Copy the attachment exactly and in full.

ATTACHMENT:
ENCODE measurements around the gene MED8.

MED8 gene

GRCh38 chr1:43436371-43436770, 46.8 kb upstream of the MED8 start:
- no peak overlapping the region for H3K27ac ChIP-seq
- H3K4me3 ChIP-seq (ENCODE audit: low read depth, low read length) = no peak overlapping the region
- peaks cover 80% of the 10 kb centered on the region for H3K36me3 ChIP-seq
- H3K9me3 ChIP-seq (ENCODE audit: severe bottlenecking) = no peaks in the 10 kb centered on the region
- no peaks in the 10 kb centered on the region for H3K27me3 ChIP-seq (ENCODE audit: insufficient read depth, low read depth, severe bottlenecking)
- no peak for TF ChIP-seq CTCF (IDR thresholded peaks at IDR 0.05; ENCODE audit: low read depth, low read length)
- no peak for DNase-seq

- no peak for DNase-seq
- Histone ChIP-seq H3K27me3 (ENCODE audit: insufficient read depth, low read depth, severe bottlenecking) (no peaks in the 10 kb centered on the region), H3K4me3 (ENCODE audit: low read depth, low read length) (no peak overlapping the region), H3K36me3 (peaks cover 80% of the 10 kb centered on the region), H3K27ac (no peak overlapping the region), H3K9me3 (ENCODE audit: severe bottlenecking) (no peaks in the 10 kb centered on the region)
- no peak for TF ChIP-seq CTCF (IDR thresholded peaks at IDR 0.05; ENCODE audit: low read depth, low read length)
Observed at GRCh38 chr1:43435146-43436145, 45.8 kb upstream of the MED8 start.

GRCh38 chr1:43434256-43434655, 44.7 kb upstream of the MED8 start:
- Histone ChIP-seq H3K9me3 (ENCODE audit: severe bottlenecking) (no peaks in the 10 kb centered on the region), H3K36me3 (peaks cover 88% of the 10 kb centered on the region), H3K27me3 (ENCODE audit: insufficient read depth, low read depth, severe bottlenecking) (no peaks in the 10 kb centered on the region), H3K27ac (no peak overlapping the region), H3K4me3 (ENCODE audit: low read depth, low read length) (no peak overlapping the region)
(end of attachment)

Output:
ENCODE measurements around the gene MED8.

MED8 gene

GRCh38 chr1:43436371-43436770, 46.8 kb upstream of the MED8 start:
- no peak overlapping the region for H3K27ac ChIP-seq
- H3K4me3 ChIP-seq (ENCODE audit: low read depth, low read length) = no peak overlapping the region
- peaks cover 80% of the 10 kb centered on the region for H3K36me3 ChIP-seq
- H3K9me3 ChIP-seq (ENCODE audit: severe bottlenecking) = no peaks in the 10 kb centered on the region
- no peaks in the 10 kb centered on the region for H3K27me3 ChIP-seq (ENCODE audit: insufficient read depth, low read depth, severe bottlenecking)
- no peak for TF ChIP-seq CTCF (IDR thresholded peaks at IDR 0.05; ENCODE audit: low read depth, low read length)
- no peak for DNase-seq

- no peak for DNase-seq
- Histone ChIP-seq H3K27me3 (ENCODE audit: insufficient read depth, low read depth, severe bottlenecking) (no peaks in the 10 kb centered on the region), H3K4me3 (ENCODE audit: low read depth, low read length) (no peak overlapping the region), H3K36me3 (peaks cover 80% of the 10 kb centered on the region), H3K27ac (no peak overlapping the region), H3K9me3 (ENCODE audit: severe bottlenecking) (no peaks in the 10 kb centered on the region)
- no peak for TF ChIP-seq CTCF (IDR thresholded peaks at IDR 0.05; ENCODE audit: low read depth, low read length)
Observed at GRCh38 chr1:43435146-43436145, 45.8 kb upstream of the MED8 start.

GRCh38 chr1:43434256-43434655, 44.7 kb upstream of the MED8 start:
- Histone ChIP-seq H3K9me3 (ENCODE audit: severe bottlenecking) (no peaks in the 10 kb centered on the region), H3K36me3 (peaks cover 88% of the 10 kb centered on the region), H3K27me3 (ENCODE audit: insufficient read depth, low read depth, severe bottlenecking) (no peaks in the 10 kb centered on the region), H3K27ac (no peak overlapping the region), H3K4me3 (ENCODE audit: low read depth, low read length) (no peak overlapping the region)